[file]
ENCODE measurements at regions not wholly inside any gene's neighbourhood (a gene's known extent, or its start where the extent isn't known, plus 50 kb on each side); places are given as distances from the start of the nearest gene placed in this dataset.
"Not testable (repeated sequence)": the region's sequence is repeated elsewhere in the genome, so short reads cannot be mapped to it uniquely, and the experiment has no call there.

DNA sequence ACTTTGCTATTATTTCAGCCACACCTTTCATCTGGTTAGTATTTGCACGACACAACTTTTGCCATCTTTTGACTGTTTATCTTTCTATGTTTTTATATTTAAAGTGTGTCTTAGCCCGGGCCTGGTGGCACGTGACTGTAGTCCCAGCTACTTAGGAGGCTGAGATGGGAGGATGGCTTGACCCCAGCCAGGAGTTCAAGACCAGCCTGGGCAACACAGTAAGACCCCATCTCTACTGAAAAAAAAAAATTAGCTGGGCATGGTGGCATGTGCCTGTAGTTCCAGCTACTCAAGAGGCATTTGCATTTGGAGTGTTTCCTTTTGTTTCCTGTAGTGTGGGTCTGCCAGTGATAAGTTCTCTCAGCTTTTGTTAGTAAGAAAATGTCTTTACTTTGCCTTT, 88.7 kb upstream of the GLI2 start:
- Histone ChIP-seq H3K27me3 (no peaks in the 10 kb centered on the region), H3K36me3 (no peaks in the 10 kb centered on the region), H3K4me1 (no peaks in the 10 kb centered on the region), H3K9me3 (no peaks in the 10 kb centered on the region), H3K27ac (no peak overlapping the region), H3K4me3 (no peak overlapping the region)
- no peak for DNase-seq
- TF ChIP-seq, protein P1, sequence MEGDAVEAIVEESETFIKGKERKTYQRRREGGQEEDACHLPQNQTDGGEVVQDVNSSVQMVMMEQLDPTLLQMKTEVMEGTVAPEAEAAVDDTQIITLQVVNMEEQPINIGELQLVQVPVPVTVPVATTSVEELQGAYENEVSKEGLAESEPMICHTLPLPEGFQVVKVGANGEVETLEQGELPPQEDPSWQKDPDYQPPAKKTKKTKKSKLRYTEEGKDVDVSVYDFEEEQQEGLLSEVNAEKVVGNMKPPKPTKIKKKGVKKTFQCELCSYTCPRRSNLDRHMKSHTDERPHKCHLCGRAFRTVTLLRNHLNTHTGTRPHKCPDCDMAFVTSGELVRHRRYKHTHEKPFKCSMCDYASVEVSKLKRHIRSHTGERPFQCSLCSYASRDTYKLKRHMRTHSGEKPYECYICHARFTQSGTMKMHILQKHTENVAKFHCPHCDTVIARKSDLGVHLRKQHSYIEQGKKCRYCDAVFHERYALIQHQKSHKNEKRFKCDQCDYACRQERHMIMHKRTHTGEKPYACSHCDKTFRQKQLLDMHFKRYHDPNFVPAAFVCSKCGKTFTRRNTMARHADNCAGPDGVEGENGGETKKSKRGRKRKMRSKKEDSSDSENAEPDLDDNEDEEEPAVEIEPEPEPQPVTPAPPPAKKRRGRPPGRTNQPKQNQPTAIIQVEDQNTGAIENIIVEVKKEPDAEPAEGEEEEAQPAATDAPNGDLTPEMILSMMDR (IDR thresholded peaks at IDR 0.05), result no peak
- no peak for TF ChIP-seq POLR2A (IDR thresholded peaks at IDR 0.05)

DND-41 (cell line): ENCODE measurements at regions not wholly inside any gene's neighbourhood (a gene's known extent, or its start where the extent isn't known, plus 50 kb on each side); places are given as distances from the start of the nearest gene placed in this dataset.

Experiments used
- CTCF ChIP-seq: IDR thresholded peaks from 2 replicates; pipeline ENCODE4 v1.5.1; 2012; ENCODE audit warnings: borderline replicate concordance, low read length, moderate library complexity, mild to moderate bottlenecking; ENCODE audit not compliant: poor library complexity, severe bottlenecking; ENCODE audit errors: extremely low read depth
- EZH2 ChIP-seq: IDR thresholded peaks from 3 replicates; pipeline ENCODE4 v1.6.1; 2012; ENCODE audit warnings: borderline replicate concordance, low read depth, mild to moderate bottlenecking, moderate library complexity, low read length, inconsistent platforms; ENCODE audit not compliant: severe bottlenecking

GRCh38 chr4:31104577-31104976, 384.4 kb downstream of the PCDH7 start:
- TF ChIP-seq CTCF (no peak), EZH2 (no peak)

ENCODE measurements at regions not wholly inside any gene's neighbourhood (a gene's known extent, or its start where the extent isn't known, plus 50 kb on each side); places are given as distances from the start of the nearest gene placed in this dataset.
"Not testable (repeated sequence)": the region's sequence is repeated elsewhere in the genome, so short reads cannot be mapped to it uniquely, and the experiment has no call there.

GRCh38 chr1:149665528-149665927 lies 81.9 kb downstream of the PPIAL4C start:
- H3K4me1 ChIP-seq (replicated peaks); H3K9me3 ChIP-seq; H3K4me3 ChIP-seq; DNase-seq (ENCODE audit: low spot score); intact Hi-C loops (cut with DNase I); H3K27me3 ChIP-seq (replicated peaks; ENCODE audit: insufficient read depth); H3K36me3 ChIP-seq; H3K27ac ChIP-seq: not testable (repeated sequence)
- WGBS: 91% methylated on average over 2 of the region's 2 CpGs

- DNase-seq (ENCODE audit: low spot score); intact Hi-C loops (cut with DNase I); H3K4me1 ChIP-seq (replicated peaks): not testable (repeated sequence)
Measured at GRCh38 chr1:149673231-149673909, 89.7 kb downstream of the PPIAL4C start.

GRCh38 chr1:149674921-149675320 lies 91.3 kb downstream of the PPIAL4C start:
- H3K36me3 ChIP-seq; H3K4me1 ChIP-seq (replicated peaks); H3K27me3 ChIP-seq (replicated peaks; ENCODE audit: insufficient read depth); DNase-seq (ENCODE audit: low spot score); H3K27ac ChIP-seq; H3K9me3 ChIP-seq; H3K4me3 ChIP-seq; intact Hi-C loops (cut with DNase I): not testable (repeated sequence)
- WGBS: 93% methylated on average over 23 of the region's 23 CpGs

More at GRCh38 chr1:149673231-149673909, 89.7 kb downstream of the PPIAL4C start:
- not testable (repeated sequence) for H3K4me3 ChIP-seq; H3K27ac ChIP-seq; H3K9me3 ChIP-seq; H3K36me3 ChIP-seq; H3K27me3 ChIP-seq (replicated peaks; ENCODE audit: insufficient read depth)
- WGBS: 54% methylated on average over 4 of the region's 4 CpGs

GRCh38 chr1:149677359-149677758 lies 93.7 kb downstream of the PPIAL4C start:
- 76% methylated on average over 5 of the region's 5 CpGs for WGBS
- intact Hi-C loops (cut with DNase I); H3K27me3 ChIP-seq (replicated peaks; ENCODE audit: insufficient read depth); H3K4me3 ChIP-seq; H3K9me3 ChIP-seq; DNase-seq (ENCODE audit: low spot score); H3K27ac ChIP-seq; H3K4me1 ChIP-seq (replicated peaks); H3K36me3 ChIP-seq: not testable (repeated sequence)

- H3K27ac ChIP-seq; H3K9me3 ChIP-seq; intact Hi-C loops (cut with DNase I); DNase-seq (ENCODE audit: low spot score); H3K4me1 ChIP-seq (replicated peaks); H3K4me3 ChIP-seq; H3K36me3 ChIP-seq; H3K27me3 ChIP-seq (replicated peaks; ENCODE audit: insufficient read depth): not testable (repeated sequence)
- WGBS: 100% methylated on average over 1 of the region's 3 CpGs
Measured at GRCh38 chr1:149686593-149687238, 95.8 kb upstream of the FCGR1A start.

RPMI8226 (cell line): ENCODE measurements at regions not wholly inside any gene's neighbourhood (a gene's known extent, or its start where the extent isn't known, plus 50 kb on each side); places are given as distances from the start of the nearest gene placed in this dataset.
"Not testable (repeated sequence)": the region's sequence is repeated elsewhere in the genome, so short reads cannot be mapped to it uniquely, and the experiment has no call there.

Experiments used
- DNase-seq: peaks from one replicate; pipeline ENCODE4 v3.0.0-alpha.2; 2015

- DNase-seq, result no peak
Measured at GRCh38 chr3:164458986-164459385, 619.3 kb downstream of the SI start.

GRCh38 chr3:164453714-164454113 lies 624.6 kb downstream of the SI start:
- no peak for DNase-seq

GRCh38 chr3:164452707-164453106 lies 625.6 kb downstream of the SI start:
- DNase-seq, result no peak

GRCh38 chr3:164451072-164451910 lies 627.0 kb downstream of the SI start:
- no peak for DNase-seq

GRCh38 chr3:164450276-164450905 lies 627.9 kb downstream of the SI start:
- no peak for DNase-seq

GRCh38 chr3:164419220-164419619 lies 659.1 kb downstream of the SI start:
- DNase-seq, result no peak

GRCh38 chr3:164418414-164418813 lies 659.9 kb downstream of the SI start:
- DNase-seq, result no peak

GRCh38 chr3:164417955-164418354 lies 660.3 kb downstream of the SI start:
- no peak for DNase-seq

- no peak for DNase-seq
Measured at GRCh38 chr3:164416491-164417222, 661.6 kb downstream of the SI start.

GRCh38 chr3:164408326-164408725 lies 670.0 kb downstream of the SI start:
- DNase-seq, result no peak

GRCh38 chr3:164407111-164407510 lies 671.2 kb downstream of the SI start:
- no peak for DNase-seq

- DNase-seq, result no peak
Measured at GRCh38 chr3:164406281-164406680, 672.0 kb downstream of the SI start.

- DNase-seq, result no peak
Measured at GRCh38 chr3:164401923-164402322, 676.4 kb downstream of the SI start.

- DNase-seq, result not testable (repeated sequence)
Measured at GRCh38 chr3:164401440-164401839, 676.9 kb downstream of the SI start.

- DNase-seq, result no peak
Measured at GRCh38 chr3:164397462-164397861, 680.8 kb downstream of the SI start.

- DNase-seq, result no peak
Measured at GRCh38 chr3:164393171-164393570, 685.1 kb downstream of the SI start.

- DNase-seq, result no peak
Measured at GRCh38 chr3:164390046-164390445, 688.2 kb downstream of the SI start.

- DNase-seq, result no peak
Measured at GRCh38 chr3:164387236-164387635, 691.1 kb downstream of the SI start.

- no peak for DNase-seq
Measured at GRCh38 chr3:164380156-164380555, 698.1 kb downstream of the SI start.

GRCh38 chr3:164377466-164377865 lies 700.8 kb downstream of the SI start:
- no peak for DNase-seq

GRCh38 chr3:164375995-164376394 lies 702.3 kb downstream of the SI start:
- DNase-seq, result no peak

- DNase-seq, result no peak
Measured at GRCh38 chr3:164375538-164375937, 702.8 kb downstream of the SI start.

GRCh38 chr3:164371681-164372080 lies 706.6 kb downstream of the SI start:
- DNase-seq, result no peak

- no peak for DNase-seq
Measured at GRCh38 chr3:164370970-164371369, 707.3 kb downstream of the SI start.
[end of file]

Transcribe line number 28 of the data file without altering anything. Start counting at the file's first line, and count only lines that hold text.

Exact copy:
- 76% methylated on average over 5 of the region's 5 CpGs for WGBS